About the role
The London Journal, an interdisciplinary journal about metropolitan society, past and present, would like to recruit a UK based Early Career Researcher to join our Editorial Board. We have a strong track record in promoting and publishing early career researchers via the annual Curriers’ Prize and we’d like to help nurture researchers by introducing them to academic journal publication.
Terms of Reference for the London Journal Editorial Board
- Take charge of article submissions assigned by the Journal Editor, by:
- inviting suitable peer reviewers;
- chasing up late or inadequate reviews; making a recommendation for accept, minor/major revisions, reject, and drafting letter to the author
- consulting with the Editor in difficult cases, such as when peer reviewers differ substantially in their opinion
- overseeing resubmissions as necessary
- In consultation with the Book Reviews and Exhibition Reviews editors, recommend potential books and exhibitions for review, and reviewers for same
- Actively solicit submissions to the Journal
- Promote the Journal when opportunities arise
- Attend regularly the three Editorial Board meetings a year (at a minimum once a year). Reasonable travel expenses can be met for members based outside London.
- On a rotating basis, take the minutes of the meeting
- Advise on the membership of the Board
Find out more about the role of the editorial board and send an expression of interest and brief cv to our Editor Charlie Turpie [email protected] by 15 April 2020. She is happy to answer queries about the post by email.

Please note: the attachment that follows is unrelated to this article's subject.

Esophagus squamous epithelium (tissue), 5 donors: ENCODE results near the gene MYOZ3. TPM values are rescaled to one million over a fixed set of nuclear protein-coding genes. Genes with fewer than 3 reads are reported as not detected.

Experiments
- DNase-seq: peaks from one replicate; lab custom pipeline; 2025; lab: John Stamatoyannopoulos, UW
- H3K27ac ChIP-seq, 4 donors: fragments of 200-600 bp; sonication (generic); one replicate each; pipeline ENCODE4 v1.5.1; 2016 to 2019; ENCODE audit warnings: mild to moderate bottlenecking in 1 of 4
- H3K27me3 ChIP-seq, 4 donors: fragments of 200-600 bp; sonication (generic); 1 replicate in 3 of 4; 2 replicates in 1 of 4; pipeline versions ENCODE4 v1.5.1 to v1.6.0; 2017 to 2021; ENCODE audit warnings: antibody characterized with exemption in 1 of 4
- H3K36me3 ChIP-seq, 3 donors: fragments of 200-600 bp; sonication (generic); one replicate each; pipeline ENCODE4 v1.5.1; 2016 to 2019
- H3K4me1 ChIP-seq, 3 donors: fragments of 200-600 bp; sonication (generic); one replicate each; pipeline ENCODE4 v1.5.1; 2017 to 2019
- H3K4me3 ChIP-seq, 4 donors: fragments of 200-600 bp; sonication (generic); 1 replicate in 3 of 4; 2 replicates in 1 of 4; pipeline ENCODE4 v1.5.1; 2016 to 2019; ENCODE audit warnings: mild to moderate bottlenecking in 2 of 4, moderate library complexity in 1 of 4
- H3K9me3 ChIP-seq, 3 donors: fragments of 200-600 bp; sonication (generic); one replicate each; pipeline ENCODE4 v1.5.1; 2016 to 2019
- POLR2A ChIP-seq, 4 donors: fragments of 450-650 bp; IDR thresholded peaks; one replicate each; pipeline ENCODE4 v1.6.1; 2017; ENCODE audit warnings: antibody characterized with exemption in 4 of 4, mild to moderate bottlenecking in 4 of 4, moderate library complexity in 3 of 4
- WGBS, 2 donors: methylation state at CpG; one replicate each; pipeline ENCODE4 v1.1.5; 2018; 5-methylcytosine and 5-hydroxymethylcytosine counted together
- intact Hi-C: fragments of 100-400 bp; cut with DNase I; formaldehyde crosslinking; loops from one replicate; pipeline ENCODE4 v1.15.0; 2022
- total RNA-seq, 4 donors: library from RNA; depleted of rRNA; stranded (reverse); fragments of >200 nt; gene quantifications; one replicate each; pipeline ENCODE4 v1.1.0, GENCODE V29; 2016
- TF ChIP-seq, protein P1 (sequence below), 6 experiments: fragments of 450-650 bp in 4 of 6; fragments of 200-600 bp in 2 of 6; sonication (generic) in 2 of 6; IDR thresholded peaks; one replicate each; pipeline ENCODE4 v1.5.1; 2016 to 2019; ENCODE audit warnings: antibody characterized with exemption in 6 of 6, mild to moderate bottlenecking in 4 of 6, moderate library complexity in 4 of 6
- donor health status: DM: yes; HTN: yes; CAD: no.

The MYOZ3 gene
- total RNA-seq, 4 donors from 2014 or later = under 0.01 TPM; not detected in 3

Book Reviews Editor
If you are interested in the role of Book Reviews Editor, please send an expression of interest and brief cv to the Chair of our Editorial Board, Bob Shoemaker ([email protected]) by 15 April 2020. We are willing to consider dividing the job between books on the pre-1900 period and those on modern and contemporary topics; let us know if you are interested in this possibility.
Job description for Book Reviews Editor:
- Liaise with publishers to request newly published works on London. This involves being added to publishers’ mailing lists, checking their websites and keeping an eye on other publications.
- Find reviewers for the works, and arrange the works to be sent to them. This involves researching the interests and publications of appropriate academics and others. The postholder's employing institution should bear the costs of postage. (If the postholder is an independent scholar, the Trust could probably cover postal costs.)
- Edit review copy to minimise errors of fact and the potential for offence, and to ensure compliance with LJ style.
- Send copy to the publishers in line with their schedule and in the appropriate format, and liaise with them on the production of the section, including proofreading.
- Maintain a database of authors and reviewers.
The scope of The London Journal is broad, embracing all aspects of metropolitan society past and present, including comparative studies. The Journal is multi-disciplinary and is intended to interest all concerned with the understanding and enrichment of London and Londoners: historians, geographers, literary scholars, economists, sociologists, political scientists, social workers, educationalists, planners, architects, conservationists, archaeologists, and all those taking an interest in the natural environment and in the fine and performing arts in London.